the Theory of Vanity

After all the hustle and bustle of living, trying to be a better person, wanting to make money, education, the so many pursuit of living a “good life”; we often seem to forget that it all comes down to (as I found it wise to read):

Vapor of vapors and futility of futilities…
Vapor of vapors and futility of futilities!
All is vanity (emptiness, falsity, and vainglory).
What profit does man [1. Kept the bible literal, could also mean woman, child or anyone] have left from all his [2. Ditto the gender] toil at which he [3. Or She] toils [a]under the sun? [Is life worth living?]
One generation goes and another generation comes, but the earth remains forever. (Ecclesiastes 1:2-4, Amp)

All the pursuit, once we die, it’s gone–emptiness, falsity and vainglory.

5 Comments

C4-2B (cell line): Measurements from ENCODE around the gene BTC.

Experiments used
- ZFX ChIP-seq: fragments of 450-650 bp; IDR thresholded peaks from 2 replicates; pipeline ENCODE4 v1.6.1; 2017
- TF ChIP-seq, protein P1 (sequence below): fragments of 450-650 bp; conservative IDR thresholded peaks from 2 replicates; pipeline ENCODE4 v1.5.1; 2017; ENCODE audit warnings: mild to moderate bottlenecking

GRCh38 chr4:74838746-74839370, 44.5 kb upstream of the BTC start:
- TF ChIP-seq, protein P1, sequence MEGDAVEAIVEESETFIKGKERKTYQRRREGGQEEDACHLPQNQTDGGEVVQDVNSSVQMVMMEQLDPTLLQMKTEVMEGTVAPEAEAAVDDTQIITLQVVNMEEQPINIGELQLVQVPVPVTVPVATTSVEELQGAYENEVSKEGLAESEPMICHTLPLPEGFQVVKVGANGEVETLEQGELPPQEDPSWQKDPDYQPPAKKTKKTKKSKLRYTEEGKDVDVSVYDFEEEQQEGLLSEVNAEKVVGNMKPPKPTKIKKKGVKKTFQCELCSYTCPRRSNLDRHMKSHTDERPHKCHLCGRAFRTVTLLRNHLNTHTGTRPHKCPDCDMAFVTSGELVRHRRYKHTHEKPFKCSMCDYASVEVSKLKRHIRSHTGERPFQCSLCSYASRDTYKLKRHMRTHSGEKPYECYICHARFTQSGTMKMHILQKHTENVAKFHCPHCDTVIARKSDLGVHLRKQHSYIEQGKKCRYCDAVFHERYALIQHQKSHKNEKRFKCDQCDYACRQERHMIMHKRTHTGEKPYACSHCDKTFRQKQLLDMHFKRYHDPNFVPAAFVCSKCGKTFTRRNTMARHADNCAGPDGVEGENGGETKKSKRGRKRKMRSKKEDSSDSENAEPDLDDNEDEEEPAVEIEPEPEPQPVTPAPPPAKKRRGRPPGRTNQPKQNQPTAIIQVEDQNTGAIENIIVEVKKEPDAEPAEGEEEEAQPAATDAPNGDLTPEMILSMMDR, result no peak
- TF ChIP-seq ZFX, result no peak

1. I love these verses, but not with the view of an end in itself. In this book Solomon was deeply impressed and occupied with the vanity of life under the sun in the context of its falling away from God. Man was created by God with the highest and noble purpose to express God in His image with His divine life and nature (Genesis 1:26). But God’s enemy, Satan the devil, came in to inject himself as sin into the man God created for His purpose (Genesis 3:1-6). Through this fall, man and all the created things that had been committed by God to man’s dominion were brought into the slavery of corruption and made subject to vanity (Romans 8:20-21). Thus, the human life in the corrupted world aslo became vanity, a chasing after the wind. So Solomon fully realized this and stressed this to the uttermost in his description, yet he was not fully disappointed in this. Rather, he instruced men that there is a way to escape this vanity, i.e., to come back to God and take God as man’s everything, man’s redemption, life, wealth, enjoyment, pleasure, and satisfaction (12:13), that man may still be used by God to fulfill His original purpose in creating man, for the accomplishing of God’s eternal economy.

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